The following is a really well written blog post and great example of Tree Well Safety education. Kudos to Whitewater for this campaign and thanks for letting us share it with the industry.
Tree? Well, well, well…
Shared with permission from Whitewater blogger Stella
Are you a treehugger? What’s your fav thing about skiing trees? Is it their treasure troves of powder? Perhaps it’s their ‘choose your own adventure’ where you can have wide turns through glades or brief moments dipping in from a groomer. Or you might be an all-in kinda tree skier—running the gauntlet of steep trees of Terra Ratta or Giddy Up Gully… Whatever your flavour there is one, well… many wells to consider. Especially when it comes to tree wells…
Tree wells are found anywhere you have deep snow and trees (a.k.a. Whitewater). Basically, the lower branches of the tree keep snow away from the trunk as it accumulates. So, rather than snow packing in close to the tree trunk, a hollow space forms around the trunk, which gets bigger as the snowpack deepens.
Why have I never noticed them before?
It would be easy to assume the typical skier or boarder doesn’t see a tree well because they don’t ski close to trees. Unfortunately, that’s not the case. Tree wells are somewhat hidden. Often the branches are in the way, but also the ‘hollow’ space around the trunk sometimes doesn’t look hollow. Loose ice crystals or frost can accumulate around the trunk to make it look packed with snow. Storm cycles can also bring dry, fluffy powder, which can give the illusion that the snow around the trunk is packed down.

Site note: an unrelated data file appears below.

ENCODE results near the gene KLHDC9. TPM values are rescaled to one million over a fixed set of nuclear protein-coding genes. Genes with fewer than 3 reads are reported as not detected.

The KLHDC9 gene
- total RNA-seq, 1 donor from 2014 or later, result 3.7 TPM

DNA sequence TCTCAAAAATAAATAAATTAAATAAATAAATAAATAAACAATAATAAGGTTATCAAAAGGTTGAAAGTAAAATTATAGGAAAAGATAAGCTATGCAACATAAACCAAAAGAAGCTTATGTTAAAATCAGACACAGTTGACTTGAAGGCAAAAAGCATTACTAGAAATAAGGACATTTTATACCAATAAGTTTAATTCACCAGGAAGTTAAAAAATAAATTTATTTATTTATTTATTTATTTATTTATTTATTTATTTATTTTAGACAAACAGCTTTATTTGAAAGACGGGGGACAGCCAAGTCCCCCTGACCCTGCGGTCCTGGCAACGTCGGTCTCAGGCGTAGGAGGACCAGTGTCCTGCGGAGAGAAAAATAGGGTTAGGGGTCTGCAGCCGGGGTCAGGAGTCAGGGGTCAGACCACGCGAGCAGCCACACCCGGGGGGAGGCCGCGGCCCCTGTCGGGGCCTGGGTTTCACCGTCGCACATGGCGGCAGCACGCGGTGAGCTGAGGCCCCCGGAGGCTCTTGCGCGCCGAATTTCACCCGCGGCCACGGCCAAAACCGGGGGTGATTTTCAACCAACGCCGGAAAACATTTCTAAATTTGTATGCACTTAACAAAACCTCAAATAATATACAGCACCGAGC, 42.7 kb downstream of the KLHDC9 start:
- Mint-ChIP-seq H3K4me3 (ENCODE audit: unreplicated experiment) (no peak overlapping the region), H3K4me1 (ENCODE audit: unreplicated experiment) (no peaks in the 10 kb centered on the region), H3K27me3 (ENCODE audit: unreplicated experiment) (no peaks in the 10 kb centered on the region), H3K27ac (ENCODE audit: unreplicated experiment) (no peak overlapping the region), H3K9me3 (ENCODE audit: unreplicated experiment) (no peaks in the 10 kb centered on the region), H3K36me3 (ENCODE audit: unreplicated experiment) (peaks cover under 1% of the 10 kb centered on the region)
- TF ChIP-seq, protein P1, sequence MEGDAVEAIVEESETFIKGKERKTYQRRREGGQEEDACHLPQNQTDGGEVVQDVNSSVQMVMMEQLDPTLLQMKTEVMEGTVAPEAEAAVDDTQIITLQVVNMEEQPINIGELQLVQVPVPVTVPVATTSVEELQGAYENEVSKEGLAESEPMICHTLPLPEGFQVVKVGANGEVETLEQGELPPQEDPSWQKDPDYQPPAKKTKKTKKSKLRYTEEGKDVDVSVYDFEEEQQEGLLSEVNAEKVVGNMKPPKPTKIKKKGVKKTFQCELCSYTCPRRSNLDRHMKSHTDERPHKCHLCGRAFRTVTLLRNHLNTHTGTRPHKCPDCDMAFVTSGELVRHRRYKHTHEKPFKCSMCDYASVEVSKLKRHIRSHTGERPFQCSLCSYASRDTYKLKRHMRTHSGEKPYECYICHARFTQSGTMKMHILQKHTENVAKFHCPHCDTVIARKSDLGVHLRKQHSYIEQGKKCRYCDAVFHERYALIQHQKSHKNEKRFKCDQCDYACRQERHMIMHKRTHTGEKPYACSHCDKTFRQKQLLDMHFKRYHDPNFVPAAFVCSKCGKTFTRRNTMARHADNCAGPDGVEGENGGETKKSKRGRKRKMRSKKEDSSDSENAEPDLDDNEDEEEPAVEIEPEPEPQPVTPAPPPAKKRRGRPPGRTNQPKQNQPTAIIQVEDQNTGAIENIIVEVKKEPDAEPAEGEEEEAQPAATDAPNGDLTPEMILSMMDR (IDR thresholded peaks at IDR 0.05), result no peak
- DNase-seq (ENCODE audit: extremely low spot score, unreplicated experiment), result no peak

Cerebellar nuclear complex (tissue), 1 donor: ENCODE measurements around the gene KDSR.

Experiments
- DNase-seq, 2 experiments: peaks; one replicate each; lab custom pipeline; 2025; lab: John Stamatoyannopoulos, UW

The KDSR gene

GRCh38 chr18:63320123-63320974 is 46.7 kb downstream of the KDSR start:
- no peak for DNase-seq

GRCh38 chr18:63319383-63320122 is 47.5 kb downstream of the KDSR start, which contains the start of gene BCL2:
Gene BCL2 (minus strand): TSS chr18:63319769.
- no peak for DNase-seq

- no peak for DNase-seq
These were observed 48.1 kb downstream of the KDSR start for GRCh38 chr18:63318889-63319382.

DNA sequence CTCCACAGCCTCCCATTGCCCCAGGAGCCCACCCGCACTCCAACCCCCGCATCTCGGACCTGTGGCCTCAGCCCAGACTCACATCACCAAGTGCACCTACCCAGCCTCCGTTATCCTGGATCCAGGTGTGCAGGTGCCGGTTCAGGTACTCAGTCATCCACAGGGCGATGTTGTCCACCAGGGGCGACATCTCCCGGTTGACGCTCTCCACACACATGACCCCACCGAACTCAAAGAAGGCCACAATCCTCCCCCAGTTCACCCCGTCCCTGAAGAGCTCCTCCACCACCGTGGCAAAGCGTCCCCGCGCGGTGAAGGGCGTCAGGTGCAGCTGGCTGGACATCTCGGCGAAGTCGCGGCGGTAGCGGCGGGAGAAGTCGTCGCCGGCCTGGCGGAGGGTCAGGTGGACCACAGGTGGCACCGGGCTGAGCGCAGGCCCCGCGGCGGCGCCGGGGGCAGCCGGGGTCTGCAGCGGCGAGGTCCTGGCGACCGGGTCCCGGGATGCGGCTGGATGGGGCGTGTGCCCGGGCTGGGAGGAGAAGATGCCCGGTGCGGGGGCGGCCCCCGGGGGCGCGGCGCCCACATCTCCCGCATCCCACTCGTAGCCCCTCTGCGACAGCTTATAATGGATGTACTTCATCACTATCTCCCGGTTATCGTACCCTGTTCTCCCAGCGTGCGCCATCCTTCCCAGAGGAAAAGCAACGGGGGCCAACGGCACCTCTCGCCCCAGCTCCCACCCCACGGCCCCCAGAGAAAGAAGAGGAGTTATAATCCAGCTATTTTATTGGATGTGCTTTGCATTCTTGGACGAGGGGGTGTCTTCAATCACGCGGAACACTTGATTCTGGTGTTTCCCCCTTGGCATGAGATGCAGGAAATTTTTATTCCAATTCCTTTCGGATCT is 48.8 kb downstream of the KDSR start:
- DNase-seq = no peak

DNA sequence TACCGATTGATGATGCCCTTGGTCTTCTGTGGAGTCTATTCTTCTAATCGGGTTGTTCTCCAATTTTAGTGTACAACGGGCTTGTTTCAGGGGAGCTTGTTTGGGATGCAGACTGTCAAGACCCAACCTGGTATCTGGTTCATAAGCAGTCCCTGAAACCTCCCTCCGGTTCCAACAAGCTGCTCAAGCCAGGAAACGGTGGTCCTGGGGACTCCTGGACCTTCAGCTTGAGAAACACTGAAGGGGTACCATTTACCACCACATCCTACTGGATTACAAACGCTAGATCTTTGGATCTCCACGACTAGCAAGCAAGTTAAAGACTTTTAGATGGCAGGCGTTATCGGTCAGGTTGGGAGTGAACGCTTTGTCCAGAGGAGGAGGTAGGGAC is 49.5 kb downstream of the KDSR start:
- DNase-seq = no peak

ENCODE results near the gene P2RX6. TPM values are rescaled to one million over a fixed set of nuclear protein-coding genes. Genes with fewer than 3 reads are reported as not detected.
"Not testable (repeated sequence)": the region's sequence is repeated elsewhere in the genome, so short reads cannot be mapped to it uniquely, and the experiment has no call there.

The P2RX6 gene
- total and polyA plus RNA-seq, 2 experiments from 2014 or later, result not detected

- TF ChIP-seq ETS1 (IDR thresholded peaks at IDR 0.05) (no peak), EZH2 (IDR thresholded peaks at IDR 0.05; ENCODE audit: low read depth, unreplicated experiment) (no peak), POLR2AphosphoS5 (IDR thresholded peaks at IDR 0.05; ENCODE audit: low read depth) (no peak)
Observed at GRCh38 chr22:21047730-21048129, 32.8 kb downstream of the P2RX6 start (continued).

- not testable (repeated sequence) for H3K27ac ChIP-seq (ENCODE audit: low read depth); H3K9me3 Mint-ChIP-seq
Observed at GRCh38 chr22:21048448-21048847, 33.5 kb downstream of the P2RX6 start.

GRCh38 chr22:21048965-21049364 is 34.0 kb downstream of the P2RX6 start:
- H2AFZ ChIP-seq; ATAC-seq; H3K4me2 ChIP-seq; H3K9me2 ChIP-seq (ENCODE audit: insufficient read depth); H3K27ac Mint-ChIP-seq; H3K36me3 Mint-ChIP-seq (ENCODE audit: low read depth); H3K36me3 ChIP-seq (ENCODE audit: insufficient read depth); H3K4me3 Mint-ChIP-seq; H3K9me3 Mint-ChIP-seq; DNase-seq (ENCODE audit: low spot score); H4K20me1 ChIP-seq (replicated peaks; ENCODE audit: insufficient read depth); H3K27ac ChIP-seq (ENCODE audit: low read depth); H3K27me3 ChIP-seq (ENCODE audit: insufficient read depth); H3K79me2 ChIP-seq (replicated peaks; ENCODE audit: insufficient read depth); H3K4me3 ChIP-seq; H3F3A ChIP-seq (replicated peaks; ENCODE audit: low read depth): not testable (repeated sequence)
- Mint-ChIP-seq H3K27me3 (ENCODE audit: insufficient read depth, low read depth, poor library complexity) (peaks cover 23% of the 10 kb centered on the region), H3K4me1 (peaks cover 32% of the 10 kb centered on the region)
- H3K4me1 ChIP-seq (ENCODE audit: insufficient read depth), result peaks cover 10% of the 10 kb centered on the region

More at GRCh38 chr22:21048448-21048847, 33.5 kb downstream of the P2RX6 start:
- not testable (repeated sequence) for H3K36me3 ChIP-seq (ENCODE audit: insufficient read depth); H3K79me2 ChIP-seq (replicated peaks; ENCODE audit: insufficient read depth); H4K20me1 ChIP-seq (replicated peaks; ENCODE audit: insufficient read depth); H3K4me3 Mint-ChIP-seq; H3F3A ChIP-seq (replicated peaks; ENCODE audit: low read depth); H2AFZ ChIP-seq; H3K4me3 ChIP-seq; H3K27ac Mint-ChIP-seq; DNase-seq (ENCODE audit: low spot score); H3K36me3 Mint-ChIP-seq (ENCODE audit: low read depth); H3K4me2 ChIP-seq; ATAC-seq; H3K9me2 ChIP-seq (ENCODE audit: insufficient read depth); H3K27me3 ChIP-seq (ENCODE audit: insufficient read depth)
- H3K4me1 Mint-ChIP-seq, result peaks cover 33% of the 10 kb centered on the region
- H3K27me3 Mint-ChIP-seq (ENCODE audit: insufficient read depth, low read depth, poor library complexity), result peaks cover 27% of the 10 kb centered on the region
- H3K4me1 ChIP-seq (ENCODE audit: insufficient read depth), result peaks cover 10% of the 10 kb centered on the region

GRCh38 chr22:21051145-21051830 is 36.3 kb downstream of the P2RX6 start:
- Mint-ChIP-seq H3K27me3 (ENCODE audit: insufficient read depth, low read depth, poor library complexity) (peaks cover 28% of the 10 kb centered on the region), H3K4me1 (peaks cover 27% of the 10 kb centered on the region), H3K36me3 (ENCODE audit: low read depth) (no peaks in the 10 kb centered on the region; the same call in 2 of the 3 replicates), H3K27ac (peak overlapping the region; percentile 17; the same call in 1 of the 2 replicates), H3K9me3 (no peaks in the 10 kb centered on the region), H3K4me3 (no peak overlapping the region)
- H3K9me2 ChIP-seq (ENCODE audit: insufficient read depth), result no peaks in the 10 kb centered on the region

So what’s the big deal about tree wells?
Tree wells are a safety hazard—in and out of bounds. If a skier or boarder falls into a tree well upside down there is a risk of suffocation from loose snow if they can’t free themselves and help is not quickly available.
But I am an advanced skier, so tree wells aren’t as dangerous for me?
Anyone can fall into a tree well, regardless of ski or riding ability.
- Assume all trees have tree wells under them, even ones which look small.
- Always ski with a buddy when in trees and stay within voice and visual contact. 90% of people involved in tree well/SIS hazard research experiments could NOT rescue themselves.
- Attach a whistle to your jacket zipper as it could be useful in getting attention if needed.
- If you are a skier, consider skiing tree runs without using your pole straps, so that your hands not restricted by your poles if you do find yourself in a tree well.
For more information in regards to tree wells, as well as tree well safety and accident prevention around tree wells, visit the Deep Snow Safety website.
The more you know, the more you will have a healthy respect for this ski hazard. And then, the more you can safely enjoy endless adventures through the exquisite evergreens that grace Whitewater Ski Resort.